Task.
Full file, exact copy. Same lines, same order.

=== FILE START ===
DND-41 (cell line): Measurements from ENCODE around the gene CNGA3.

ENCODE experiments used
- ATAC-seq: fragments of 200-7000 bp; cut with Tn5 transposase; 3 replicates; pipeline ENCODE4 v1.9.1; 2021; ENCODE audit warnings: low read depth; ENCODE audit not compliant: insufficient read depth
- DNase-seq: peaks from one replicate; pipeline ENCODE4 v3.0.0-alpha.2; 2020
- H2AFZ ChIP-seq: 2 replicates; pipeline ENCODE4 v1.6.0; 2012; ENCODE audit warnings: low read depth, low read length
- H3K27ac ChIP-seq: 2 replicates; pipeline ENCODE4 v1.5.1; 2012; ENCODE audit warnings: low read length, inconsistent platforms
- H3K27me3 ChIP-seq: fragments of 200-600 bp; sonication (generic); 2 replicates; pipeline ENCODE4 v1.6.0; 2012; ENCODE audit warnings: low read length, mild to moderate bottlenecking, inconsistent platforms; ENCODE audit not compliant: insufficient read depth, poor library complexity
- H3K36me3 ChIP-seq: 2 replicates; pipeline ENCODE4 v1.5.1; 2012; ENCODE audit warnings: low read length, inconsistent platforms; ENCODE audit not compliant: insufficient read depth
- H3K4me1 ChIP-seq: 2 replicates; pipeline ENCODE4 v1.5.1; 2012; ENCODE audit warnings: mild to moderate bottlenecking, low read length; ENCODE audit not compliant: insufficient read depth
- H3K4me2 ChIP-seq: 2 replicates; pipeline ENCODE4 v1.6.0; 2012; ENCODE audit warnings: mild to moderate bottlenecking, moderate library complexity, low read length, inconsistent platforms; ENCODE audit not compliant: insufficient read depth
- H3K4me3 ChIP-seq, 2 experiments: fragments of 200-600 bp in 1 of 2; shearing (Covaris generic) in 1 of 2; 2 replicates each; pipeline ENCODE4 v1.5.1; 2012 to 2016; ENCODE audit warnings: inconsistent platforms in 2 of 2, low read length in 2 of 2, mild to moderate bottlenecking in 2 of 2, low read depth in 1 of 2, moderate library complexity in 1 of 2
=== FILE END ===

DND-41 (cell line): Measurements from ENCODE around the gene CNGA3.

ENCODE experiments used
- ATAC-seq: fragments of 200-7000 bp; cut with Tn5 transposase; 3 replicates; pipeline ENCODE4 v1.9.1; 2021; ENCODE audit warnings: low read depth; ENCODE audit not compliant: insufficient read depth
- DNase-seq: peaks from one replicate; pipeline ENCODE4 v3.0.0-alpha.2; 2020
- H2AFZ ChIP-seq: 2 replicates; pipeline ENCODE4 v1.6.0; 2012; ENCODE audit warnings: low read depth, low read length
- H3K27ac ChIP-seq: 2 replicates; pipeline ENCODE4 v1.5.1; 2012; ENCODE audit warnings: low read length, inconsistent platforms
- H3K27me3 ChIP-seq: fragments of 200-600 bp; sonication (generic); 2 replicates; pipeline ENCODE4 v1.6.0; 2012; ENCODE audit warnings: low read length, mild to moderate bottlenecking, inconsistent platforms; ENCODE audit not compliant: insufficient read depth, poor library complexity
- H3K36me3 ChIP-seq: 2 replicates; pipeline ENCODE4 v1.5.1; 2012; ENCODE audit warnings: low read length, inconsistent platforms; ENCODE audit not compliant: insufficient read depth
- H3K4me1 ChIP-seq: 2 replicates; pipeline ENCODE4 v1.5.1; 2012; ENCODE audit warnings: mild to moderate bottlenecking, low read length; ENCODE audit not compliant: insufficient read depth
- H3K4me2 ChIP-seq: 2 replicates; pipeline ENCODE4 v1.6.0; 2012; ENCODE audit warnings: mild to moderate bottlenecking, moderate library complexity, low read length, inconsistent platforms; ENCODE audit not compliant: insufficient read depth
- H3K4me3 ChIP-seq, 2 experiments: fragments of 200-600 bp in 1 of 2; shearing (Covaris generic) in 1 of 2; 2 replicates each; pipeline ENCODE4 v1.5.1; 2012 to 2016; ENCODE audit warnings: inconsistent platforms in 2 of 2, low read length in 2 of 2, mild to moderate bottlenecking in 2 of 2, low read depth in 1 of 2, moderate library complexity in 1 of 2